The hustle originated in the Hispanic communities of New York City and other U.S. cities in the early 1970s in what was known as the disco era. Historian Ralph Giordano has called hustle the first Latin dance indigenous to the United States. At first danced mostly by members of the Hispanic, African-American, and gay communities, the dance went mainstream in 1975 with Van McCoy’s hit, “The Hustle” (originally a line dance). The hustle marked a return to “touch dancing” after years of couples dancing apart.
The hustle was thought to be a passing fad until 1977, when the movie Saturday Night Fever became an overnight success in the theatres. Paramount Pictures was at first reluctant to release the film, fearing that the dance was becoming obselete. But the movie became an instant hit and reignited the hustle and disco craze. John Travolta returned the manliness to partner dancing. The movie’s soundtrack became the bestselling album in music history, selling more than the three previous bestselling albums combined. Department stores opened sections devoted entirely to disco attire as bell bottoms, open shirts, platform shoes, and hot pants became all the rage.
The disco era also inspired changes in the role of the DJ in the dance club, then know as the discotheque. No longer just there to keep the music playing, DJs began to concern themselves with creating the right atmosphere for dancers. They started to overlap one song with the next without stopping so the dancers could continue dancing. They even had a book that listed the BPM (beats per minute) of each song so that the dancers wouldn’t have to slow down or speed up in between songs. Strobe lights and mirror balls were also used, and DJs started to coordinate lighting and music. Rolling Stone writer Tom Smucker wrote at the time that disco “was about ecstasy: a place where the DJ choreographed music and lighting to manipulate the mood on the dance floor until everyone was lost in movement” (see note below).
Unlike most dances that gradually faded from popularity without much fanfare, disco and the hustle saw a much more heated demise. Long danced largely by minorities and gays, disco found itself a target of persecution during the rise of Rock & Roll in the late 70s. “Discophobia” mounted as disco came to be negatively associated with drugs, sex, immorality, and homosexuality. The “Disco Sucks” campaign was mounted and included sometimes violent demonstrations in public places. Disco was replaced with Rock & Roll, and “touch dancing” once again fell out of favor as the nation discovered break dancing, hip hop, and krumping in the 1980s.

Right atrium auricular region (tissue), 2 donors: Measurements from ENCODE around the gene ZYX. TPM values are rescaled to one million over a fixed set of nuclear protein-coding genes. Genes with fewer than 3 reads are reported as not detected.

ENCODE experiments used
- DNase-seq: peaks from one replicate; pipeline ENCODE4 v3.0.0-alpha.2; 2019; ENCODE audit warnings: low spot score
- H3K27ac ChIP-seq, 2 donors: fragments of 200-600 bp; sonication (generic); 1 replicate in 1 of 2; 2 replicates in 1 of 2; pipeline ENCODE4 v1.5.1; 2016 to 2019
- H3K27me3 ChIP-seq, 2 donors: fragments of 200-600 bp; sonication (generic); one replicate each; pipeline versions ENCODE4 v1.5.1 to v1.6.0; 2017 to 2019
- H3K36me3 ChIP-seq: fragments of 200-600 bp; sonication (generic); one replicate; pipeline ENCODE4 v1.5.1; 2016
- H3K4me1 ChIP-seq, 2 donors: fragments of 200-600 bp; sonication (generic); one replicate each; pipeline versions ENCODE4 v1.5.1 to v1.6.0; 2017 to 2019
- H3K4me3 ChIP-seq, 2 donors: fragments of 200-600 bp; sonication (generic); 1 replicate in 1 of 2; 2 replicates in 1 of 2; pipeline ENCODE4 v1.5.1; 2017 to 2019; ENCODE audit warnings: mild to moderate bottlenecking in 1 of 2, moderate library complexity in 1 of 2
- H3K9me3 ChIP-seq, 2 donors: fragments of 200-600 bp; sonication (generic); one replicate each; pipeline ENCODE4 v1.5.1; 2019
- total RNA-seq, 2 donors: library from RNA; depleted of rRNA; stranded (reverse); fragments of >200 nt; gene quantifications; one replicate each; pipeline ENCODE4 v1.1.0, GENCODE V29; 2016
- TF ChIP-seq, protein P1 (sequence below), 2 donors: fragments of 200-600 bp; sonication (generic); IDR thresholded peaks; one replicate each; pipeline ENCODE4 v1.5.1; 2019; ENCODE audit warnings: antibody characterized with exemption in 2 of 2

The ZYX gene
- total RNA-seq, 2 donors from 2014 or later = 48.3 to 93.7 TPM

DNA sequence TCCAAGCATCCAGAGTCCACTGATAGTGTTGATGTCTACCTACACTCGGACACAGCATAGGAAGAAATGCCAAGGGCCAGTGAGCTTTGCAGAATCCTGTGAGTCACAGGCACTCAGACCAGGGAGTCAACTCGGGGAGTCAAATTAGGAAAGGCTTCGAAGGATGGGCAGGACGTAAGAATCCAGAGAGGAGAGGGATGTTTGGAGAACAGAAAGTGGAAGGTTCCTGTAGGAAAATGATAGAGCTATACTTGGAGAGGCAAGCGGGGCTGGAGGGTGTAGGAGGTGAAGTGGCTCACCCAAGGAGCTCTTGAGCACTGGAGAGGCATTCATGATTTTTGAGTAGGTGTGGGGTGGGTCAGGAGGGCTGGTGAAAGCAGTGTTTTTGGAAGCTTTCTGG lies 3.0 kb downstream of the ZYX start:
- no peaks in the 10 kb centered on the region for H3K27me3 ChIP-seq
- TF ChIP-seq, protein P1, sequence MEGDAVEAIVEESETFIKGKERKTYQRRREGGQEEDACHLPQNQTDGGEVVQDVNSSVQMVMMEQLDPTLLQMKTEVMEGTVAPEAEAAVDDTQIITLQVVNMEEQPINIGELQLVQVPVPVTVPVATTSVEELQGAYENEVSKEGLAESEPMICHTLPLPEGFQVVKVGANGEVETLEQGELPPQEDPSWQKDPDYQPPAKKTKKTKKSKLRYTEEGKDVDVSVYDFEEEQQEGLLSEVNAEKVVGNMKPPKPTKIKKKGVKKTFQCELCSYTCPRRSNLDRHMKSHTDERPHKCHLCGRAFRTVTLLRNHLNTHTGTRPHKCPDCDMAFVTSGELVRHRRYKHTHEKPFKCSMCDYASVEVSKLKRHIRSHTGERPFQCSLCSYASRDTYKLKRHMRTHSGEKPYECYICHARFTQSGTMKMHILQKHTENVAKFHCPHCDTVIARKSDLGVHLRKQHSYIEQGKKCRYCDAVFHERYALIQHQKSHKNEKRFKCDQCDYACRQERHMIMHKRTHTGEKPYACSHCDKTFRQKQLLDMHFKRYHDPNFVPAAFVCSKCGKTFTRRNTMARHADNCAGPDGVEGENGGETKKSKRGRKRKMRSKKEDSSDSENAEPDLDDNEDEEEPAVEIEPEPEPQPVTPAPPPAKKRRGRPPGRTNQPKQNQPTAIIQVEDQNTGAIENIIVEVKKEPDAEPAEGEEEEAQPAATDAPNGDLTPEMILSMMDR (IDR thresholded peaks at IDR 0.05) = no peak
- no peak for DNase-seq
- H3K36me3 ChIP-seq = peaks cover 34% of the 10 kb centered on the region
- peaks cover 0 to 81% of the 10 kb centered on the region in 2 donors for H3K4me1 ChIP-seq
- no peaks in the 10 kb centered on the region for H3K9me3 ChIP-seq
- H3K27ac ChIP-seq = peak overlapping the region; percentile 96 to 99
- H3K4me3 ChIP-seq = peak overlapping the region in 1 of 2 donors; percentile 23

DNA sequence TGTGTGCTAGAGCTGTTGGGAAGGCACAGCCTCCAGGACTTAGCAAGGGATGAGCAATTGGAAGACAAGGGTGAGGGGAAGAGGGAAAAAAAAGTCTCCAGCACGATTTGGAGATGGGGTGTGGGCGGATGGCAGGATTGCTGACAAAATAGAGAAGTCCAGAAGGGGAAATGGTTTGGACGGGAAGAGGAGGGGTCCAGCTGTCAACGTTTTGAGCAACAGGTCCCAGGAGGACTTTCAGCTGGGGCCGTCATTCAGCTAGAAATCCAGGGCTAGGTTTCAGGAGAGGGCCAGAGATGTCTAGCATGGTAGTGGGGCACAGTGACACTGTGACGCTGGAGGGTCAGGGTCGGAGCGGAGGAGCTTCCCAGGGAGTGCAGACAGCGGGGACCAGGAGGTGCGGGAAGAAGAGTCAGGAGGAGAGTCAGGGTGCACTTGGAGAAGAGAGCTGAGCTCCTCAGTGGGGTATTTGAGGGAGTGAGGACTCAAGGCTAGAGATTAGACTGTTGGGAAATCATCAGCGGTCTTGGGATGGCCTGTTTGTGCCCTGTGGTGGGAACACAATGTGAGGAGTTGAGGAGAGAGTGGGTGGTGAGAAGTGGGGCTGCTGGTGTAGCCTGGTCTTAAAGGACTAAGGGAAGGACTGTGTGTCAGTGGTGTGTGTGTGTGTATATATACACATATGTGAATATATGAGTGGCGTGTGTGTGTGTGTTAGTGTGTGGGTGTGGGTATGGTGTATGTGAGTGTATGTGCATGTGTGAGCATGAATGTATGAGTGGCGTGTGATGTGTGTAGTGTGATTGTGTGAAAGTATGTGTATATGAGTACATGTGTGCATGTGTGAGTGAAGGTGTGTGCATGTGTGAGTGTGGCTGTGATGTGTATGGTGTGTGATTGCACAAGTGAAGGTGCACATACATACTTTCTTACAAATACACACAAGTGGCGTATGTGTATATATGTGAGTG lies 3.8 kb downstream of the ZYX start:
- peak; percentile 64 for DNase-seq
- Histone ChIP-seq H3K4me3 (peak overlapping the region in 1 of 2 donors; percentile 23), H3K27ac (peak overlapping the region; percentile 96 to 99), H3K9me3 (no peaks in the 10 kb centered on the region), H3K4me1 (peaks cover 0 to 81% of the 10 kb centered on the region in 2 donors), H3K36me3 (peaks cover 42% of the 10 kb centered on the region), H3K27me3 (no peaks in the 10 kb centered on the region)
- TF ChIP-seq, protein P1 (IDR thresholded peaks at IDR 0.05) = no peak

The Music and the Dance.
Despite its origins in Hispanic communities, the hustle is typically danced to disco and other popular music instead of Latin music and is usually not danced in Latin night clubs alongside salsa and merengue. Instead, hustle is typically grouped with west coast swing, night club 2-step, and country western. In the city of Anchorage, hustle finds its place alongside these dances in classes, workshops, and other events put on by West Coast Swing Alaska.
There were originally many variations of the hustle, but the most common form, and what is considered standard today, is the New York Hustle. The New York Hustle consists of a six-count basic (or three-count basic done twice) that is danced for every eight counts of music. The rhythm is counted out in the following pattern: &1 2 3 (there is a pause on 4, but it is not counted). The basic step pattern for the leader consists of a quick ball change on left, right (count &1), followed by a step left (on count 2) and step right (on count 3). The leader pauses on count 4 and then is ready to repeat the pattern starting again with the left foot. The follower does the same step pattern but beginning with the quick ball change on the right foot.
The hustle is a quick dance that incorporates many spins and turns from the Latin and swing dances. The hustle is also danced with many acrobatic lifts and dips in competition. In social dancing, the syncopation of the “&1” count provides a swinging feeling (or push and pull) that allows the leader to prepare his partner for turns and other moves, which typically happen on counts 2 and 3.